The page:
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Friday, June 03, 2005  

Analysis: Post, Spokesman-Review show need for anonymous sources

Another week has passed, and Jim West is still mayor of Spokane. His attorney, inadvertently explained why in remarks he thought were a good defense of West. The Seattle Post-Intelligencer reports he said West remains in office to defend himself. Therein lies the rub. Throughout this drama, and perhaps throughout his life, West's focus his been on pleasing himself, whether that meant offensive behavior toward other politicians, or, apparently, one night stands with barely legal teens he met on the Internet. His attitude says: Who cares about the city? I'm the important entity here. This evening, West held a press conference, billed for weeks as an event in which he would exonerate himself from allegations of abuse of office and pedophilia. He did not. Instead, Jim West threatened to sue the Spokesman-Review for its continuing investigative series about him.

The paper covered the event.

The mayor said he believes he can still lead the city, and he'll eventually be exonerated of abuse of office charges and of accusations that he sodomized two boys in the 1970s while a Spokane County sheriff's deputy and Boy Scout leader.

Friday's press conference, arranged by West's legal defense team, was tightly scripted to be aired live at 5 p.m. on local television stations. City officials, including Councilwoman Cherie Rodgers and Deputy Mayor Jack Lynch were barred from the room. Television remote trucks clustered in the driveway outside the Doubletree Hotel downtown.

"There should be no shouting!" stated the lawyers' advisory announcing the press conference and detailing the ground rules for the media. Reporters were limited to two questions each and told to raise their hands to be recognized by the mayor.

. . .West said he and his lawyers are "in discussions" about possibly filing a lawsuit against the Spokesman-Reviewfor its investigative articles.

Which brings us to another news story receiving national attention. This week we learned a secret three decades old, the identity of Deep Throat. Without the input of the second in command at the Federal Bureau of Investigation, Americans might never have known just how corrupt the administration of President Richard M. Nixon was. W. Mark Felt -- the anonymous source for the investigation by the Washington Post that led to the resignation of Nixon -- finally claimed the spotlight. The New York Times reports that the investigation would have stalled but for his contributions. Felt's reasons for becoming the most important source for the probe were mixed. Despite his own conservative beliefs, he deeply objected to the paranoid atmosphere Nixon and his cronies were creating in federal government. He also resented efforts of the Nixon administration to control and dictate to the FBI. Given a choice between keeping mum and telling the truth to the Fourth Estate, often considered an enemy by the FBI, Felt spoke.

The Spokesman-Review's investigative reporting about Jim West also relied on anonymous source. The newspaper was contacted by at least one teenager who had been solicited for sex at Gay.com by West. It hired a forensic computer expert to confirm the mayor's identity and document his behavior on the site, known as a place where older men go to arrange dates with young males, some still in high school. The investigator, who used the screen name 'Moto-Brock,' confirmed that the man seeking teens in Spokane for sex was West. Some commentators have attempted to discredit the newspaper's investigation because of its use of an unnamed person to produce information. However, as in the Watergate investigation, it was necessary to use an anonymous source if the the probe was to succeed. There were no officials that Mark Felt could have gone to with his allegations of illegal activity by the highest ranking people in the executive branch. The powerful were either beholden to or afraid of Nixon. His only option for making the information public was to pass it to the press.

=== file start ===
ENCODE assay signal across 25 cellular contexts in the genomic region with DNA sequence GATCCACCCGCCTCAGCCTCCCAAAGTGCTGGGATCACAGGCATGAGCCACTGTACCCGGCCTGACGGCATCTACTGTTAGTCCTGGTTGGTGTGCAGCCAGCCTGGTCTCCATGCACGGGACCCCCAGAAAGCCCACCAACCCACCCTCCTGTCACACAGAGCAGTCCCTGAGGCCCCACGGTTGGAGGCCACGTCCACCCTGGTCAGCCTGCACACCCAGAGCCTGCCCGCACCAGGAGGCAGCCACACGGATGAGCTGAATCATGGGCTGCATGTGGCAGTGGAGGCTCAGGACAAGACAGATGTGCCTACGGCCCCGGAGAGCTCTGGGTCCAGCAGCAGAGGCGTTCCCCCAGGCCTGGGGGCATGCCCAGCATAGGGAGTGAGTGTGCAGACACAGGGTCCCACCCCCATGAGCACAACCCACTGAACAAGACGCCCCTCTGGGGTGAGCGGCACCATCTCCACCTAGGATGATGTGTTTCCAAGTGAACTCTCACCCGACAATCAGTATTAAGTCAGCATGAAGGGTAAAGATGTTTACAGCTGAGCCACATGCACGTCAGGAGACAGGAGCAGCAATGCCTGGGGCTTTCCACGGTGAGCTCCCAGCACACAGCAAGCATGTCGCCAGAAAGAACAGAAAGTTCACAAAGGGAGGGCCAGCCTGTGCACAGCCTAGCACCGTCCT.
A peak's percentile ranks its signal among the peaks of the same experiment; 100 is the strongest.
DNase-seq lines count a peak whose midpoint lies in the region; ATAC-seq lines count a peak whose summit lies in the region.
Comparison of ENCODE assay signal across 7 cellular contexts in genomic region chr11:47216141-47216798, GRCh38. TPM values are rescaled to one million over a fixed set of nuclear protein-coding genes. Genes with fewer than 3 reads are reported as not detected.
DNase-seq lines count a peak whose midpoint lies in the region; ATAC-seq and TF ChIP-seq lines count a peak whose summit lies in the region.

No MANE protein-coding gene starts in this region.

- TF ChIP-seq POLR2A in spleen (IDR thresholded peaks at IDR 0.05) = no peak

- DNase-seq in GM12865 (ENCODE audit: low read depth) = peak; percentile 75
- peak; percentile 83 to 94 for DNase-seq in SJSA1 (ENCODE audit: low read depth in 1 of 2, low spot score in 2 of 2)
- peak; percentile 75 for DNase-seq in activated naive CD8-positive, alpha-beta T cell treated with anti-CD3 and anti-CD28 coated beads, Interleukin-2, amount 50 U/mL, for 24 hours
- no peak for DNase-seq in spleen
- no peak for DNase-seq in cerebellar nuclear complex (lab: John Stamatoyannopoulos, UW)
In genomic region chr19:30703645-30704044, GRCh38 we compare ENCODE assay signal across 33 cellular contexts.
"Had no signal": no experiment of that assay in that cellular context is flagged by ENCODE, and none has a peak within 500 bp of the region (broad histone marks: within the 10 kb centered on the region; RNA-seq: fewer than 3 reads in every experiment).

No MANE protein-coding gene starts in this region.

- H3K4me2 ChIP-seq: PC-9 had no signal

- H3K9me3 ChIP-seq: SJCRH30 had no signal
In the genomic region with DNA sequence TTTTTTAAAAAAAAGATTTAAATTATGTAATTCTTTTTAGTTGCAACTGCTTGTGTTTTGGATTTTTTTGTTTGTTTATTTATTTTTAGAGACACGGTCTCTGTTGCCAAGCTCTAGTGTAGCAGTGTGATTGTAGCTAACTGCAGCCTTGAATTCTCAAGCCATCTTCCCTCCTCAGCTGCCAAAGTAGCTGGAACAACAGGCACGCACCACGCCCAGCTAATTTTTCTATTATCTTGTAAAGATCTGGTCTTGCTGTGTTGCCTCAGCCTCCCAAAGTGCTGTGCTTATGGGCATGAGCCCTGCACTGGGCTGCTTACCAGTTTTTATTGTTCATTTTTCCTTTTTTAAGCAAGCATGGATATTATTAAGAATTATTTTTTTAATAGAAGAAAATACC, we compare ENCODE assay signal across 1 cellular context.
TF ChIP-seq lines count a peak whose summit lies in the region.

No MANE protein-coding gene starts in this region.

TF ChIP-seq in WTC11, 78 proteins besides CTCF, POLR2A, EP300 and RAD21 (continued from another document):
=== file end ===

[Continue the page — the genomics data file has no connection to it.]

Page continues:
It would have been irresponsible for the Spokesman-Review to report the claims being made about West without confirming both his identity and the nature of his activity at Gay.com. Ideally, one of the homosexual youths who were sources would have agreed to be identified publicly. But, openly stating that one is gay is a delicate matter. The newspaper chose not to publish the names of its young sources. In the absence of a named source, using the unnamed one, Moto-Brock, became necessary. After the articles was published, other gay young men, at least one of whom used his name, confirmed their accuracy.

Both of these situations reveal why a rule of never using anonymous sources is not one media should adopt. Such an edict would ignore the reality of the role power plays in relationships. Nixon was chief executive of a nation. West is one of the most powerful politicians in Washington, after years of being majority leader of the state Senate. Often, the only way to investigate allegations of impropriety or illegal behavior by powerful persons is to allow the sources to remain confidential.

What's the art?

The paraphernalia of Sherlock Holmes.

11:00 PM